Major change is okay, we cannot control it
Sofia Rositani – Editor-in-Chief
In my three years of being at this university, I never thought I would be changing my major, I also did not realize I would be changing so late in my four-year journey called college. It was a hard decision but overall, I am happy with my decision. Change is not just in a major, change is everywhere.
I was originally a journalism and Italian major with a minor in social media. I am now an Italian major with a minor in journalism. While I do love journalism, it has been something I have wanted to do since I was 10 years old, I do not see myself doing it as a full-time job. Instead, I see myself becoming an Italian teacher, something I know my family in Italy are overly excited about. I love my culture, I love my language, and I want to show students going to high school how amazing it is and how learning a new language can be fun.
The major change took forever, this process was probably one of the most stressful parts, the waiting, contacting the registrar’s office, and still currently waiting for my minor change to take effect, hopefully soon. It is a tiring process, and so will the classes I have to take once I go for my post-baccalaureate in education, if I get accepted that is.
I love to write, being a journalism major has taught me so much, but I also love Italian. At first, I thought combining the two and working for an Italian newspaper would be my “future,” but I realized in reality what I really wanted to do was teach it instead.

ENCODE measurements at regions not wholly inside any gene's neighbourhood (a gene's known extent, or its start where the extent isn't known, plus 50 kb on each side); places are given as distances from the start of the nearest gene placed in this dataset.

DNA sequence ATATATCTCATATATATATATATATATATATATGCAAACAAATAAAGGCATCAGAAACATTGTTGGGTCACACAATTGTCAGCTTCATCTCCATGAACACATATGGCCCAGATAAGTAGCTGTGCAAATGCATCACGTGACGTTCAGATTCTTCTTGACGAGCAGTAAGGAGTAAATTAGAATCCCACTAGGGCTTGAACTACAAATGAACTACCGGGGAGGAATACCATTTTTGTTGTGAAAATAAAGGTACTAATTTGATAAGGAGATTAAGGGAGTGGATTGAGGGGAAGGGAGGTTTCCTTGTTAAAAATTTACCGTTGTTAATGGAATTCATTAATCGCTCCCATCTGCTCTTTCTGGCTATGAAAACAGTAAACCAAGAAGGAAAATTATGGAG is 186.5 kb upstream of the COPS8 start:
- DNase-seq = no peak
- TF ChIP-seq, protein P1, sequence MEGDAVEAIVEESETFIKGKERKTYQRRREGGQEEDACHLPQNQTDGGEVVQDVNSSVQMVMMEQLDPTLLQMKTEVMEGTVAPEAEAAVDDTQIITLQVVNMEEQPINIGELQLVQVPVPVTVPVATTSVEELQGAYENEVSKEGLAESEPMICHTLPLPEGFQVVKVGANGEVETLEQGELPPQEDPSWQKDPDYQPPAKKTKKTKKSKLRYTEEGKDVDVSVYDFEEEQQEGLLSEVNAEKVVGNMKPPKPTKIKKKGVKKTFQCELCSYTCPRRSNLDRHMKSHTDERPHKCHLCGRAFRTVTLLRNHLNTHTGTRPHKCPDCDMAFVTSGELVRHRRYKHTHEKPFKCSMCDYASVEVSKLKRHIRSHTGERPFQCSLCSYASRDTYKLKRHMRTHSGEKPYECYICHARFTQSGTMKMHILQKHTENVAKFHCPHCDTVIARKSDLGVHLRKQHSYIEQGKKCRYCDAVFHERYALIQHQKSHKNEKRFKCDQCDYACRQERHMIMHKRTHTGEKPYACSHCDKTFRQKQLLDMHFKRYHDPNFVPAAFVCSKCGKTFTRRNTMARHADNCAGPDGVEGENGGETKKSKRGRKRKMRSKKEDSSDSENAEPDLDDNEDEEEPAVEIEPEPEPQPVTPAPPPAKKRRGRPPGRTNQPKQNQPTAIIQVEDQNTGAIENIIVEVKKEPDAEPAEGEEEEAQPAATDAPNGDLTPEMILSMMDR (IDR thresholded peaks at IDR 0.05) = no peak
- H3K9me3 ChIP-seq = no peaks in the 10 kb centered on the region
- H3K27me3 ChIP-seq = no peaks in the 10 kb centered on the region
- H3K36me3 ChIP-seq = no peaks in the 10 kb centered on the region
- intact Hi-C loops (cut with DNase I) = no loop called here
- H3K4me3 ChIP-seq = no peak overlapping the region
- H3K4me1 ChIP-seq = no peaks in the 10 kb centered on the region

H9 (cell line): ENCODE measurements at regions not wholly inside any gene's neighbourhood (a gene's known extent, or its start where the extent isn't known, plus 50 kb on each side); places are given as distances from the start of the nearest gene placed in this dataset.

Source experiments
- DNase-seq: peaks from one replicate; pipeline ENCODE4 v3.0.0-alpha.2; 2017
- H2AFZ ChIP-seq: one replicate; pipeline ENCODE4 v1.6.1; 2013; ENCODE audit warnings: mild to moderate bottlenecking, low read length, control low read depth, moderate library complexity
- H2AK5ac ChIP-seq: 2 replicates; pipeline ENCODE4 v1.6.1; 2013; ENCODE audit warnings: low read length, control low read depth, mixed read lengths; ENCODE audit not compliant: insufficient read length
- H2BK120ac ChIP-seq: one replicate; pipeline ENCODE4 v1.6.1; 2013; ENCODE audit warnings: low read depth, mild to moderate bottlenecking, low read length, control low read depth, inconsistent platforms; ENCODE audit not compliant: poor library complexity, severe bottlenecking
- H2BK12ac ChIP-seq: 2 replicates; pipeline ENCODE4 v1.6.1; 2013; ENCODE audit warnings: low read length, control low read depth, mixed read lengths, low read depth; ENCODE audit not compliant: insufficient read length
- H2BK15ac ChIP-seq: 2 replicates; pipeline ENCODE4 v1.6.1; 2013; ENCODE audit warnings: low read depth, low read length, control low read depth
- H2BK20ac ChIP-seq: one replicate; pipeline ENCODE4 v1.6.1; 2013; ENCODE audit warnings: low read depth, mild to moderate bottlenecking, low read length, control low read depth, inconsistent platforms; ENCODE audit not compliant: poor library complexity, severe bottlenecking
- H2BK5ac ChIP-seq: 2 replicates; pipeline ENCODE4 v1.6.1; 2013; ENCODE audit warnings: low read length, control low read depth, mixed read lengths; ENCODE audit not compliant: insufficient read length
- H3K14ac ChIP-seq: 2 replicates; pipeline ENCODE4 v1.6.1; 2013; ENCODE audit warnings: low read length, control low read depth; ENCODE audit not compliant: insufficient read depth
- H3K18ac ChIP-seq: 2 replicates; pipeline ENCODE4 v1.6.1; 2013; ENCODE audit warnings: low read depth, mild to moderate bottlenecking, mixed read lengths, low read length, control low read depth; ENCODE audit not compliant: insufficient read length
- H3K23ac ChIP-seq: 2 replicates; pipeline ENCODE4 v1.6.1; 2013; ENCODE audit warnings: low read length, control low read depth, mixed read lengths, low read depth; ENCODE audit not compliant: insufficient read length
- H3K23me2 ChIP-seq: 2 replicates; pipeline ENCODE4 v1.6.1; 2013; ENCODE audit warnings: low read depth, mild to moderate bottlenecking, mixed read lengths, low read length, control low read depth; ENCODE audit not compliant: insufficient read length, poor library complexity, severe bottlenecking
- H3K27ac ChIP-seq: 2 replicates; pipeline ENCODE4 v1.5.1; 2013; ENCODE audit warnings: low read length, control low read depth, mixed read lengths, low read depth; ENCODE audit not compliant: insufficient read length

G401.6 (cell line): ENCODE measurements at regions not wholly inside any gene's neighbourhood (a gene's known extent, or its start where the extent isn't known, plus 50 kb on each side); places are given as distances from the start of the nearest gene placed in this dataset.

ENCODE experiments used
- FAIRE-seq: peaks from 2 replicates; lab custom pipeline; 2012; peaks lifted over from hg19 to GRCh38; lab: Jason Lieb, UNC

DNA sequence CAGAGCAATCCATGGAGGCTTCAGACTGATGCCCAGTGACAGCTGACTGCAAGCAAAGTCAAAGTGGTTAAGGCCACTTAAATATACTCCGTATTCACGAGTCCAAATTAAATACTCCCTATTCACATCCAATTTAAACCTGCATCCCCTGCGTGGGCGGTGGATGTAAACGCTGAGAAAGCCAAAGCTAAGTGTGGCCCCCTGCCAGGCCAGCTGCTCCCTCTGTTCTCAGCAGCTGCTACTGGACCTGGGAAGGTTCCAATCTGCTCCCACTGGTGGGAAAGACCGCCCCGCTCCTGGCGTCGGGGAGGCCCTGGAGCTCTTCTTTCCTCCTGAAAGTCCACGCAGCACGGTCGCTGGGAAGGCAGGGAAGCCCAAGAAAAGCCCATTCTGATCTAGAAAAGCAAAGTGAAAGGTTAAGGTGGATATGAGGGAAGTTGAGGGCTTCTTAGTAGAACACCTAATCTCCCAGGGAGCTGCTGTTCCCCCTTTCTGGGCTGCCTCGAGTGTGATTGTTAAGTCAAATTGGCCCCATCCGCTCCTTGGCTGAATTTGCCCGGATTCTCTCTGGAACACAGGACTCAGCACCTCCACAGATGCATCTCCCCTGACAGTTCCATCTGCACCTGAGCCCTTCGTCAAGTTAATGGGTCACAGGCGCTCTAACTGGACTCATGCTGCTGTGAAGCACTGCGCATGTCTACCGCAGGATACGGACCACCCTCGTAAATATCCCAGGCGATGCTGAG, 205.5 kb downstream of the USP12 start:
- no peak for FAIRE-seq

“We all change, when you think about it, we are all different all through our lives. That’s okay, that’s good you gotta keep moving as long as you remember all the people you used to be,” The 11th Doctor said in the show “Doctor Who.”
This quote makes me feel good about changing who I am, I always saw change as a bad thing until I watched “Doctor Who.” What is change? When you think about it changing can be a physical sense, an emotional sense, and even a psychological sense.
“We all saw our lives as single-handedly within our control,” Meera Navlakha wrote in a New York Times article.
I do not believe we cannot control change, I was 15 years old when my grandmother died, I could not control the change, and now I am 21 years old, a junior in college changing my major to something my grandmother taught me at an early age to be proud of and to continue studying. From middle school to college, you are constantly changing, you may not realize it, but you are, change is constant it can be from your clothing preference to your music preference.
Change can be difficult too, you can lose a loved one, break up with your partner and lose the best friend you have had for who knows how long. Even so, you may also gain love from a new family member, you may find your soulmate, and the person you said would never be your friend is now your best friend, optimist is what people should be like during change.
“Now I’m pushing myself to embrace it – to be open-minded and non-judgmental, not only of people around me but myself,” Navlakha wrote.
I am optimistic about my change in majors, and who knows, I may even write for an Italian newspaper one day, but right now I am very happy to continue my journey and better myself in not just my writing but also my culture and language.
Do not be scared to change something about yourself, and most importantly if you are not happy in your major, just find something else more interesting, pursue it and do not let anyone tell you otherwise.